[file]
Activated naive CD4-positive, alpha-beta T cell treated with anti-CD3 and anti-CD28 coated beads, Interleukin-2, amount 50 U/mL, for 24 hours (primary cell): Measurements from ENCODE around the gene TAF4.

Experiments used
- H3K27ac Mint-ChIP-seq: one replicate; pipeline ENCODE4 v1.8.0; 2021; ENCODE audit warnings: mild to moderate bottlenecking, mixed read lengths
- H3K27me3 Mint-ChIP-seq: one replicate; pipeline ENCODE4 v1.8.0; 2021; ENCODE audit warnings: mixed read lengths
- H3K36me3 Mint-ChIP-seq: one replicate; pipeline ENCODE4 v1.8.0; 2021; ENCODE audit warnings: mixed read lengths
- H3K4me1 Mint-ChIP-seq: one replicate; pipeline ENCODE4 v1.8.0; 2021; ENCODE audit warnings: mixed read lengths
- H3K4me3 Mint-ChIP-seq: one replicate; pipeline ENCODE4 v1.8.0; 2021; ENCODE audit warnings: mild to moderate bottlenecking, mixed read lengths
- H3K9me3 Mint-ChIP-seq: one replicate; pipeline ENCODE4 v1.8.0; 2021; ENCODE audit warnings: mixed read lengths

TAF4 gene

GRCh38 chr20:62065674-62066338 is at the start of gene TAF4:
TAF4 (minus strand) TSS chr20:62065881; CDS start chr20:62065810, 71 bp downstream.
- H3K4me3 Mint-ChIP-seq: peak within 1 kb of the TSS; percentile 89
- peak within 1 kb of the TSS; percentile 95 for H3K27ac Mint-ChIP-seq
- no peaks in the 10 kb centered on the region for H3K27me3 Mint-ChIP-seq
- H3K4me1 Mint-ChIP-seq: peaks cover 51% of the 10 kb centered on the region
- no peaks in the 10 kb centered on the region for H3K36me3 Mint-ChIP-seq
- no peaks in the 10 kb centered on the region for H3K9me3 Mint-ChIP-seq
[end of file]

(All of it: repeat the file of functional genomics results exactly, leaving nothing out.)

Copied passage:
Activated naive CD4-positive, alpha-beta T cell treated with anti-CD3 and anti-CD28 coated beads, Interleukin-2, amount 50 U/mL, for 24 hours (primary cell): Measurements from ENCODE around the gene TAF4.

Experiments used
- H3K27ac Mint-ChIP-seq: one replicate; pipeline ENCODE4 v1.8.0; 2021; ENCODE audit warnings: mild to moderate bottlenecking, mixed read lengths
- H3K27me3 Mint-ChIP-seq: one replicate; pipeline ENCODE4 v1.8.0; 2021; ENCODE audit warnings: mixed read lengths
- H3K36me3 Mint-ChIP-seq: one replicate; pipeline ENCODE4 v1.8.0; 2021; ENCODE audit warnings: mixed read lengths
- H3K4me1 Mint-ChIP-seq: one replicate; pipeline ENCODE4 v1.8.0; 2021; ENCODE audit warnings: mixed read lengths
- H3K4me3 Mint-ChIP-seq: one replicate; pipeline ENCODE4 v1.8.0; 2021; ENCODE audit warnings: mild to moderate bottlenecking, mixed read lengths
- H3K9me3 Mint-ChIP-seq: one replicate; pipeline ENCODE4 v1.8.0; 2021; ENCODE audit warnings: mixed read lengths

TAF4 gene

GRCh38 chr20:62065674-62066338 is at the start of gene TAF4:
TAF4 (minus strand) TSS chr20:62065881; CDS start chr20:62065810, 71 bp downstream.
- H3K4me3 Mint-ChIP-seq: peak within 1 kb of the TSS; percentile 89
- peak within 1 kb of the TSS; percentile 95 for H3K27ac Mint-ChIP-seq
- no peaks in the 10 kb centered on the region for H3K27me3 Mint-ChIP-seq
- H3K4me1 Mint-ChIP-seq: peaks cover 51% of the 10 kb centered on the region
- no peaks in the 10 kb centered on the region for H3K36me3 Mint-ChIP-seq
- no peaks in the 10 kb centered on the region for H3K9me3 Mint-ChIP-seq